"A forest has been planted in Norway, which will supply paper for a special anthology of books to be printed in one hundred years time. Between now and then, one writer every year will contribute a text, with the writings held in trust, unpublished, until 2114.
"The texts will be held in a specially designed room in the New Public Deichmanske Library, Oslo. Tending the forest and ensuring its preservation for the 100-year duration of the artwork finds a conceptual counterpoint in the invitation extended to each writer: to conceive and produce a work in the hopes of finding a receptive reader in an unknown future."
In response to Patterson's announcement The New York Times published the following editorial:
"The hope that creative work survives its creator is usually empty. Shakespeare boasted that his sonnets would outlast monuments and the memory of princes, and they have. But it’s rare for an artist to keep audiences interested over generations. Most creative endeavors are ravaged by what Shakespeare called “sluttish time.” Even the list of Nobel laureates in literature is filled with now-unfamiliar names.
"Yet a Scottish artist, Katie Paterson, has found a clever way around this humbling problem. “A forest has been planted in Norway,” Ms. Paterson explains on the Future Library site, “which will supply paper for a special anthology of books to be printed in one hundred years’ time. Between now and then, one writer every year will contribute a text, with the writings held in trust, unpublished, until 2114.”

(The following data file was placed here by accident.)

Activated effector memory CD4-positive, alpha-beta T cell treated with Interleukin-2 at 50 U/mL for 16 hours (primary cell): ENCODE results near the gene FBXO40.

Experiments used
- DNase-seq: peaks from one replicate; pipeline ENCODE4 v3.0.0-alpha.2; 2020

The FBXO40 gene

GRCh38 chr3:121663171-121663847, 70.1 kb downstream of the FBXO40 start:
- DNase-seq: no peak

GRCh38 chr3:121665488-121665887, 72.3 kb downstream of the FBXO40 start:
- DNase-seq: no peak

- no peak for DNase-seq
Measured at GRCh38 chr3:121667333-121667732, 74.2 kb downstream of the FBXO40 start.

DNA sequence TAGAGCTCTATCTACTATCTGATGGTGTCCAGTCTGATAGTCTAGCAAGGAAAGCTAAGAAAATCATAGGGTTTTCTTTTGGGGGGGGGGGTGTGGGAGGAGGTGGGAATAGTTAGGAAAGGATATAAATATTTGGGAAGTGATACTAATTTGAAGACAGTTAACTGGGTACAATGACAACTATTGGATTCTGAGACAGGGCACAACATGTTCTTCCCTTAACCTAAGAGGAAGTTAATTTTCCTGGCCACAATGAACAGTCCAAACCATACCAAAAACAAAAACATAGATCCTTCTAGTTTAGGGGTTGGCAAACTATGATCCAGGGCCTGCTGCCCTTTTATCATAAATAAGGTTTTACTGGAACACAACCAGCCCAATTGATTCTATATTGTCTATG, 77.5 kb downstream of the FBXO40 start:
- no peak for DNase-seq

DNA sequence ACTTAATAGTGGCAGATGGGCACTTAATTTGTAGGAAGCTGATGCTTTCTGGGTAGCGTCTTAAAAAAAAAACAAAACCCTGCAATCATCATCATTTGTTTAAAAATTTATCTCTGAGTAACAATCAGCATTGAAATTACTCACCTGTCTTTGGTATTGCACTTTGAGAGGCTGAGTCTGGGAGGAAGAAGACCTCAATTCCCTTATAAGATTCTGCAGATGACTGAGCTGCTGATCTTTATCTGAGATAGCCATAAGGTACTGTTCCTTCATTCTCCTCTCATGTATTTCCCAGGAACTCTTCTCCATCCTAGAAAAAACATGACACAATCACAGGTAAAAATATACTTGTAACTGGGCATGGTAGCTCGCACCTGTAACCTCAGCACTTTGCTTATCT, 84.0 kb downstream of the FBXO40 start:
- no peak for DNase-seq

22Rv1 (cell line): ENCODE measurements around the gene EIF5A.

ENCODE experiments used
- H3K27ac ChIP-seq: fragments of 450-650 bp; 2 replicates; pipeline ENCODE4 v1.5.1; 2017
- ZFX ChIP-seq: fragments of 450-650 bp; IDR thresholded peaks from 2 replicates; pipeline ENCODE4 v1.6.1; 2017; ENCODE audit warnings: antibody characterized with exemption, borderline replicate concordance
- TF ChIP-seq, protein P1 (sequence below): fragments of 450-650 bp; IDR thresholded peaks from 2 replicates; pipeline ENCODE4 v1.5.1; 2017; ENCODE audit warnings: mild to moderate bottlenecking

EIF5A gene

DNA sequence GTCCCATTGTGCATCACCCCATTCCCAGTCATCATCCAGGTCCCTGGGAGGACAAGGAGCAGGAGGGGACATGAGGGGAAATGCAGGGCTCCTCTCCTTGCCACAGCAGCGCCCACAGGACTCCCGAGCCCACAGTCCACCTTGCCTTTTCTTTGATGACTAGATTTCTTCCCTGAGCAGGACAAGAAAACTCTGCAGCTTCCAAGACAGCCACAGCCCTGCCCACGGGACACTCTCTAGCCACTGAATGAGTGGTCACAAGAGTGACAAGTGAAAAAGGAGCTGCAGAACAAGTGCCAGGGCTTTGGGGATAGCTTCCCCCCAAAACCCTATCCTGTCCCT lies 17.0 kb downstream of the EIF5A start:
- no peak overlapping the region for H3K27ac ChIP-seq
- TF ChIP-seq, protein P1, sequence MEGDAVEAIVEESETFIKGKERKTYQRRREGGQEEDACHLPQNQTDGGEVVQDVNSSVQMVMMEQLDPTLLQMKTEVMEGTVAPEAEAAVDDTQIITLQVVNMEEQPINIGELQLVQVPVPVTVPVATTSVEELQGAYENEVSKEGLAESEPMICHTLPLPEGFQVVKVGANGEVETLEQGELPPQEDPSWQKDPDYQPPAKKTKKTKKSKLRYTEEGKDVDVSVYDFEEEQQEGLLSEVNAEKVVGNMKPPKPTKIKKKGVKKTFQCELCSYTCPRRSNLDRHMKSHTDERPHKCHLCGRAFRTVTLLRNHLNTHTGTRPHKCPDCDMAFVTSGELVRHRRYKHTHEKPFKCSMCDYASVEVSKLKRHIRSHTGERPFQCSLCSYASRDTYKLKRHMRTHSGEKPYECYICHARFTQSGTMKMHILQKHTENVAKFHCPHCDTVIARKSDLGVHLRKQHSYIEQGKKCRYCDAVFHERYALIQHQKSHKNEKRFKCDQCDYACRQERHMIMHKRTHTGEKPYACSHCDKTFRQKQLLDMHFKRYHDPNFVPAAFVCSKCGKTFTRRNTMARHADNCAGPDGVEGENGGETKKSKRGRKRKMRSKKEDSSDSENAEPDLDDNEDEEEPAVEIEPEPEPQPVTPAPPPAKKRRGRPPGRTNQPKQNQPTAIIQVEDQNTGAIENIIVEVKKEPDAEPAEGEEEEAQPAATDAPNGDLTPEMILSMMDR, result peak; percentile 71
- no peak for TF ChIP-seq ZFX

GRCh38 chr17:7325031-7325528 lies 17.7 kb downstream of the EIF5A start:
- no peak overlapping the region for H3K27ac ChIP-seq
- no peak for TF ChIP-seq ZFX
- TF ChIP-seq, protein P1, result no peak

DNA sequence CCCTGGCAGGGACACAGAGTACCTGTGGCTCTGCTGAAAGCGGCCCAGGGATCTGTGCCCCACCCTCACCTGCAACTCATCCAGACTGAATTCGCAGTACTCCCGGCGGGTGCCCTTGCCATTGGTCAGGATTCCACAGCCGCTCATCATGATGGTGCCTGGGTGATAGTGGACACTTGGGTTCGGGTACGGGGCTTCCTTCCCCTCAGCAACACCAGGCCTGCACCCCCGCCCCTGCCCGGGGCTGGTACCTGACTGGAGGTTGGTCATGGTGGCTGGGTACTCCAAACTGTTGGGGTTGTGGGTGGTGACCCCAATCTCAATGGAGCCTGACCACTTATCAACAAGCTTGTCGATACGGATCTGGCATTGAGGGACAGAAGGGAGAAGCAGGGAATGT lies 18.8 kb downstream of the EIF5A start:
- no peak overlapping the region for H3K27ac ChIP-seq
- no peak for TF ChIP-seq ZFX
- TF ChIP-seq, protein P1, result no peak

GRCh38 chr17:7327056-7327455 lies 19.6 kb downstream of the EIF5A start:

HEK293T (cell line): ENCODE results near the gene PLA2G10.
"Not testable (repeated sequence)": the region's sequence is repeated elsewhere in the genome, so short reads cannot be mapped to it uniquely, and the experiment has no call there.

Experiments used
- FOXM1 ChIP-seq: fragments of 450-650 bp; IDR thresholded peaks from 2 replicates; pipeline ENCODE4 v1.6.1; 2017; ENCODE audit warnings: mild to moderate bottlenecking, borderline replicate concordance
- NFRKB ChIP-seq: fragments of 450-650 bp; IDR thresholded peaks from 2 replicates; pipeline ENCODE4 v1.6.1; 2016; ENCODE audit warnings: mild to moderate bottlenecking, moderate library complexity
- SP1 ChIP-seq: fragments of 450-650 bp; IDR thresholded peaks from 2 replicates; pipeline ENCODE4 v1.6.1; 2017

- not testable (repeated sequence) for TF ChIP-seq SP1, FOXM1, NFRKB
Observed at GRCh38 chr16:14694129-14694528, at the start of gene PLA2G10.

"Contributors would give up present-day acclaim — or feedback of any kind. In exchange, they would secure the attention of 22nd-century readers.
"Ms. Paterson has already chosen a time capsule for this unusual experiment: The Deichmanske public library in Oslo. And she already has her first contributor: the Canadian author Margaret Atwood, who is known for her speculative fiction.
"Although there is no guarantee that anyone will read Ms. Atwood’s contribution (or anyone else’s) in the next century, Ms. Paterson has increased the odds by laying the groundwork for a media event. Embargoes, like scarcity, can breed fascination.
"Mark Twain’s 100-year embargo on his autobiography (he said it shouldn’t be published until long after his death so he could speak his “whole frank mind”) did wonders for his 21st-century publisher. When the University of California Press released the first volume in 2010, it shot up the Amazon sales rankings and generated so much coverage that The Onion weighed in with a parody in which Twain shows his prescience about YouTube and the Afghan war.
"The project coordinators seem to have thought of everything, going so far as to equip the Deichmanske library with a printing press. If humanity loses the ability to print books, that’s covered. Of course, if humanity should lose the ability to read, that’s another story."